>
> We at MRFF are not in any form sheep merely following the leadership of Mikey Weinstein. We aren’t parrots regurgitating tired old lines keeping with his status quo. We are Constitutionalists who are holding the military and its members accountable to ensure that the line of church and state becomes less blurry. We come in every shape and form – we have Republicans, Democrats, Liberals, Conservatives, Active Duty, Reserve, Veteran, Pastors, Bishops, Actors, Politicians, Christians, Muslims, Buddhists, Rastafarians, Roman Catholics, Atheists, Agnostics; the list is too numerous to place in a single email. We all have different beliefs, values, and worldviews but we come together in the belief that no one – NO ONE – should be forced to adhere to any specific belief system in the military. That is anathema to the very values we swore to defend.
>
> Making the Navy Lodge get rid of the Gideon Bibles had nothing to do with being anti-Christian and still does not. Unless the Navy is willing and able – key phrase “able” – to supply religious texts from every religion that is currently in service in the military then they are quite literally in violation of the Establishment Clause of the 1st Amendment. We don’t care about civilian lodges or private businesses putting Gideons in the hotel – but when it comes from our US taxpayer dollars and is placed there by government workers or contractors it is a blatant violation of the US Constitution. I hear the same tired line about “free expression” as a rebuttal so let me cut you off there – the US Government does not have the right to freely exercise religion. The Government isn’t a citizen. And even the citizens who are in service of the government cannot freely express their religion in a manner that is reflective upon the government because that would create a perception about government endorsement of a specific religious preference. And as I’m sure you have given hundreds of liberty briefs over the years – perception is reality. If one of your sailors got a DUI and killed someone on liberty it still reflected on you, the unit, etc.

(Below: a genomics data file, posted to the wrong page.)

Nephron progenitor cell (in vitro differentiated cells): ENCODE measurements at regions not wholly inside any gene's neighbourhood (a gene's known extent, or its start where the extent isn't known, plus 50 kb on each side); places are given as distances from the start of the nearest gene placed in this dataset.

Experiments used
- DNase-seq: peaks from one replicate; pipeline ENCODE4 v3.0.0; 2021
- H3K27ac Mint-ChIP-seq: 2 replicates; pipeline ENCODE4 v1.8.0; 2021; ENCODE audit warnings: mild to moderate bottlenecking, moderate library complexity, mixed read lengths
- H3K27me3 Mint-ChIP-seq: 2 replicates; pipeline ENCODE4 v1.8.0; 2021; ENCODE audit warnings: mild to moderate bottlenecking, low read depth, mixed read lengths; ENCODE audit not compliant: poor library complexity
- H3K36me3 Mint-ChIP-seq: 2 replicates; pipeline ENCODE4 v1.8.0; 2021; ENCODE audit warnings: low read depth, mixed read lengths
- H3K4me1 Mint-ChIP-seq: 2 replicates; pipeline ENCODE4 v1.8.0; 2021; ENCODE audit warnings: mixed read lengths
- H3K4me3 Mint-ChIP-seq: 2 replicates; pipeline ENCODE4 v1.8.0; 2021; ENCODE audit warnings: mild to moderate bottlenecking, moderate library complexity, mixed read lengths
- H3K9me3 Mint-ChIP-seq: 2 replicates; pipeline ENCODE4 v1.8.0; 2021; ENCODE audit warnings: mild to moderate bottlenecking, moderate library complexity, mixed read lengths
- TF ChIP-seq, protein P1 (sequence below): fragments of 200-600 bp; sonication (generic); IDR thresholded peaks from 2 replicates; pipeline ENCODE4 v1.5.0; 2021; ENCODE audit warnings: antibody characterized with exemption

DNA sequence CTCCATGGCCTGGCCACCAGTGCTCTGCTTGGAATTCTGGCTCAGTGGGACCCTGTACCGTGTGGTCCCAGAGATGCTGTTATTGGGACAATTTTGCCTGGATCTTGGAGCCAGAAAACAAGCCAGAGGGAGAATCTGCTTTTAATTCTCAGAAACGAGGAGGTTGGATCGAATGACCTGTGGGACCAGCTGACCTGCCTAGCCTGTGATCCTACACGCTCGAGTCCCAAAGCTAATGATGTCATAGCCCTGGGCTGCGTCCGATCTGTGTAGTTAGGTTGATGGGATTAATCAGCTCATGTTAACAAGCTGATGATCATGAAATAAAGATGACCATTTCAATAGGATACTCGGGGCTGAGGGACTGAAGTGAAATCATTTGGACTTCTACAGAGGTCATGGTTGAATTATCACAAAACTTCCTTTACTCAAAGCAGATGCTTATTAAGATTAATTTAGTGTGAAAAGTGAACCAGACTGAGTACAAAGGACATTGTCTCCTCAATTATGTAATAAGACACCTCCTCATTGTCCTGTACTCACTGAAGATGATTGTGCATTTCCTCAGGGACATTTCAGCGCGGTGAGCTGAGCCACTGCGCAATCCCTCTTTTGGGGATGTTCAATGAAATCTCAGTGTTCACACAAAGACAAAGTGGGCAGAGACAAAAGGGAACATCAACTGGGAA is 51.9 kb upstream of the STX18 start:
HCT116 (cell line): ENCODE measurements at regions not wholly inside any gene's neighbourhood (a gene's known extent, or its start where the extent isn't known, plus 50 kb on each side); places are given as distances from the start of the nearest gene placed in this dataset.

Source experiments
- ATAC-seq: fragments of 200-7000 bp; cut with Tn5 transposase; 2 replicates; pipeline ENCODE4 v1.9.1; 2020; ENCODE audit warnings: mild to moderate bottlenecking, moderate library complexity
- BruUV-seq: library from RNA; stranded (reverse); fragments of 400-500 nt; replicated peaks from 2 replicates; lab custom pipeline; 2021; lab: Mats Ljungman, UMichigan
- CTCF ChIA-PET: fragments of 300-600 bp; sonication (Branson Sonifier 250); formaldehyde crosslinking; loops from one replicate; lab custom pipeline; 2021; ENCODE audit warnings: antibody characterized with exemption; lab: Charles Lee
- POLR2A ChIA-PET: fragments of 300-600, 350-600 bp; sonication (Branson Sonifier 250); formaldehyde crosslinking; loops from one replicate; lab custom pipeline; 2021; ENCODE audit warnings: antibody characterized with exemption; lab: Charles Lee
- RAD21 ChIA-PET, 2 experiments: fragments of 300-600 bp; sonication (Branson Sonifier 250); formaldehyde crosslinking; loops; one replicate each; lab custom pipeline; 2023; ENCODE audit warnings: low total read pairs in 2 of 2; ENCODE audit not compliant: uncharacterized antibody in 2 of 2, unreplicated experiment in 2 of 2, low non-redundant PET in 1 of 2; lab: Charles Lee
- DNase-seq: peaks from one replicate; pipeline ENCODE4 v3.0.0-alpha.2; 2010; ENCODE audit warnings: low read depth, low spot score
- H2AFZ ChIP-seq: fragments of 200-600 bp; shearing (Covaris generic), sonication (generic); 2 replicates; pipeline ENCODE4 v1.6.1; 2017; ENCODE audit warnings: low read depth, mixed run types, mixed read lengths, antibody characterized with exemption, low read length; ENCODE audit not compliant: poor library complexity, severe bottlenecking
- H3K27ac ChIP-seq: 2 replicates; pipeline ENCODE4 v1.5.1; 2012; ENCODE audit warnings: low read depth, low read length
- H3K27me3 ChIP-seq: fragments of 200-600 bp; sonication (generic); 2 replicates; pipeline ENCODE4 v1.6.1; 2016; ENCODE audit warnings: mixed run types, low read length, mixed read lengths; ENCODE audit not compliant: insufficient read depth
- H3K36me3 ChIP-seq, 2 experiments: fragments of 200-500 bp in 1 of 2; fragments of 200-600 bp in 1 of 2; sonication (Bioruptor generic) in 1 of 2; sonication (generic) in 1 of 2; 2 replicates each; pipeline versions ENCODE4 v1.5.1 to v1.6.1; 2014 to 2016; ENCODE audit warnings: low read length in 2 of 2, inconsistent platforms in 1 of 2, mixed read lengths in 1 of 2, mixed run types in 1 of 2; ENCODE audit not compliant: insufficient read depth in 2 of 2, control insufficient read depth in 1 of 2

>
> Imagine that type of perception on a global worldwide scale in a time and age where the main antagonist of the US Military are extremist religious idealogues. Would it be fair to say it is unsafe on any level to create a perception where Christianity is favored and other religions are merely tolerated or worse denigrated?
>